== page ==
It’s frustrating how little we know about the Wuhan coronavirus months after its spread began. We don’t even know with great confidence the approximate number of people who have died from it.
It’s possible to die from the virus without having been tested. It’s also possible to test positive and die due to something else.
John has presented evidence that total deaths in the U.S. are down year-to-date from last year, notwithstanding the coronavirus pandemic. According to this source, they are also down year-to-date from 2018 and 2017.
However, John McCormack notes that, according to the New York Times, there are typically about 6,000 deaths in New York City between March 11 and April 25 in any year, but during that same time period in 2020 there were about 27,000 deaths in the city. The Times also says that the total number of confirmed and probable deaths from the virus is significantly below the 21,000 “excess deaths” the city experienced from mid-March to late-April.
Similarly, the Washington Post tells us that total U.S. deaths surged early in the pandemic. It cites a study by Yale University that found the U.S. recorded an estimated 15,400 excess deaths in “the early weeks of the pandemic” (“the weeks leading up to April 4”) nearly twice as many as were publicly attributed to the Wuhan coronavirus at the time. It’s plausible that deaths from the virus were under counted during this period, given the relatively small number of tests administered as of that time.
The Post notes that the excess deaths aren’t necessarily attributable to the virus itself. They may include people who were afraid to seek medical treatment for unrelated illnesses. And, of course, there can always be fluctuations in the death rate.
An honest study of deaths during periods after the corornavirus took hold is more informative for present purposes than an honest study of deaths year-to-date. However, we’re still in the month of April, and I’m having trouble reconciling a study that shows a large surplus of deaths for multiple weeks with a study that shows a meaningful deficit for the full year.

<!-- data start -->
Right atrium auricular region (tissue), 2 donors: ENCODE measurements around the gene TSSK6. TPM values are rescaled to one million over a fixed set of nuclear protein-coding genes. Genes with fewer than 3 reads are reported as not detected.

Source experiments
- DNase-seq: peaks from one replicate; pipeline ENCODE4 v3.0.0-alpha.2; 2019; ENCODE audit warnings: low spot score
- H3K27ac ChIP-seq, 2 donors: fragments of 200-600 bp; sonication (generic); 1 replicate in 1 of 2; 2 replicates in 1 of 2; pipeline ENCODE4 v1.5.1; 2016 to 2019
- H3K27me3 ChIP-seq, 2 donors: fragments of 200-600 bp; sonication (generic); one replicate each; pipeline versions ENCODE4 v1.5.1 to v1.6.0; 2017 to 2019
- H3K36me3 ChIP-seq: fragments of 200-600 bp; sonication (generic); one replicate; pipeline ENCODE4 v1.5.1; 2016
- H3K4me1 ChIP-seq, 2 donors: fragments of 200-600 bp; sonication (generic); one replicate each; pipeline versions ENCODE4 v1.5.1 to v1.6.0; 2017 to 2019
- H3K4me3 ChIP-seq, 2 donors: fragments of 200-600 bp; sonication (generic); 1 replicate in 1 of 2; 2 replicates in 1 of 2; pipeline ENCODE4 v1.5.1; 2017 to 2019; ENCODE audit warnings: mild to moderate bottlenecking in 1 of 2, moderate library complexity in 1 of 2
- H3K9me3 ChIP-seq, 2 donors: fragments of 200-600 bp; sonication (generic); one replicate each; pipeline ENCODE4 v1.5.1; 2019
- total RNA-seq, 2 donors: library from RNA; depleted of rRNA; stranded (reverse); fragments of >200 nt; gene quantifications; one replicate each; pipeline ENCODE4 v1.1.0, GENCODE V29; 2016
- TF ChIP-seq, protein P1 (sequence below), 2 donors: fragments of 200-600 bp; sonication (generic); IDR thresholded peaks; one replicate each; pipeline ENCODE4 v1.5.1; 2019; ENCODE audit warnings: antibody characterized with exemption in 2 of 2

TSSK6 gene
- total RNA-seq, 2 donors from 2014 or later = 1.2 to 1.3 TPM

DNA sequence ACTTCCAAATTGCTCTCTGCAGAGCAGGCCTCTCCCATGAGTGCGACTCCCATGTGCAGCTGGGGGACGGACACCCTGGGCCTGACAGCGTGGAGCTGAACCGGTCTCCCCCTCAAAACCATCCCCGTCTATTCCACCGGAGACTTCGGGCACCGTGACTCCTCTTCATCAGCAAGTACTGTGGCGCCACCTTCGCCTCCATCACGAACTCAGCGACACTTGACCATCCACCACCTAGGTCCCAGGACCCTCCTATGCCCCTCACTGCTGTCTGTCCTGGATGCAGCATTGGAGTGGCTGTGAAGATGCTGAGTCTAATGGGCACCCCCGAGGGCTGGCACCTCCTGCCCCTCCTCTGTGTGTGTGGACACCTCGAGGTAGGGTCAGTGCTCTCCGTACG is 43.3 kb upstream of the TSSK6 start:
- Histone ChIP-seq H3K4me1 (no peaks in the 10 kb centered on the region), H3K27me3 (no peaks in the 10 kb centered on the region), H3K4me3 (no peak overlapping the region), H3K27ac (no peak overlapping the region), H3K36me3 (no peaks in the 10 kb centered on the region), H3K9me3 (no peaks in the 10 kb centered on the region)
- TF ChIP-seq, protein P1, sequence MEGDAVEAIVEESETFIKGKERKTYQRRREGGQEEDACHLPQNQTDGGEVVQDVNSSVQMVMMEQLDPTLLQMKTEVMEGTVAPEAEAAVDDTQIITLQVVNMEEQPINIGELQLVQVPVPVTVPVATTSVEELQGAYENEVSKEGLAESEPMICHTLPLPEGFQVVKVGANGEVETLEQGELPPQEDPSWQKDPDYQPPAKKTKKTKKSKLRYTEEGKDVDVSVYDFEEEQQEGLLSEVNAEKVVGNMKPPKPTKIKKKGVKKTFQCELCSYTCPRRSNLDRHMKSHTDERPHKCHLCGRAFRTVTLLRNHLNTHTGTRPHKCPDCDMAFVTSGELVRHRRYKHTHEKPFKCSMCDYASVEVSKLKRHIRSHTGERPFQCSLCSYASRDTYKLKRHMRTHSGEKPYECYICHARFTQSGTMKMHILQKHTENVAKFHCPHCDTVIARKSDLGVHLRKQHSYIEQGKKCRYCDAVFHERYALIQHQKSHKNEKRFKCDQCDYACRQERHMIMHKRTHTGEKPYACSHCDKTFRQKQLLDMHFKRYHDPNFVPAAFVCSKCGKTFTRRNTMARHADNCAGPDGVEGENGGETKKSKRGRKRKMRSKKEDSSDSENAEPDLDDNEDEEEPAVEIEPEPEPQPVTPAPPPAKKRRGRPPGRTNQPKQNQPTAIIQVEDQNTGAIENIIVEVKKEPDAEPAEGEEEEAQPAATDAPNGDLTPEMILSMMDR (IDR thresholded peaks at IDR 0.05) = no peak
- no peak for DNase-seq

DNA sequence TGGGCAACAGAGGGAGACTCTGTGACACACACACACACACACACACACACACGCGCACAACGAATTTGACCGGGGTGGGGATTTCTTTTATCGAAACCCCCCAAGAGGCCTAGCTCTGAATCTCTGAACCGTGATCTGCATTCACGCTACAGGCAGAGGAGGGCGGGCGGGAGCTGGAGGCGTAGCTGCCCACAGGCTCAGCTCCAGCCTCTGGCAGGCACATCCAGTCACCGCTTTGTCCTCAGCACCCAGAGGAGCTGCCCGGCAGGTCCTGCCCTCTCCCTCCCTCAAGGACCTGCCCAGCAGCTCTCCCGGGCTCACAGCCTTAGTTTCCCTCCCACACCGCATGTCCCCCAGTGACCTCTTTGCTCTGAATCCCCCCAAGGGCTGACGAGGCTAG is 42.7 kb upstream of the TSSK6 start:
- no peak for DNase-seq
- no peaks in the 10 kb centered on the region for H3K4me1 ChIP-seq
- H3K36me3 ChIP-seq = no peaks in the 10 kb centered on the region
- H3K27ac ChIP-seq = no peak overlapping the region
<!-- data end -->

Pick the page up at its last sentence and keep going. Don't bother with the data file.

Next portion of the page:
It’s impossible for me to believe that this virus hasn’t caused a substantial number of deaths that wouldn’t have occurred in its absence. Whether it has caused a significantly larger (or smaller) number of deaths than have been attributed to it is far less clear.
Do officials have incentives to over count coronavirus deaths? I guess so. Some of the counters may be influenced by a desire to see the lockdown continue for many more months. Some officials may want to show that their decision to order a lockdown was justified by the number of deaths.
Do officials have incentives to under count deaths? I guess so. The lower the count in April and thereafter, the more plausibly they can claim their lockdown worked. And, at the end of the day, no sensible governor will want an inflated death count in his or her state. The fewer deaths, the better the governor and his team will look.
How, then, do we stand? Flat-footed, as Groucho Marx would answer.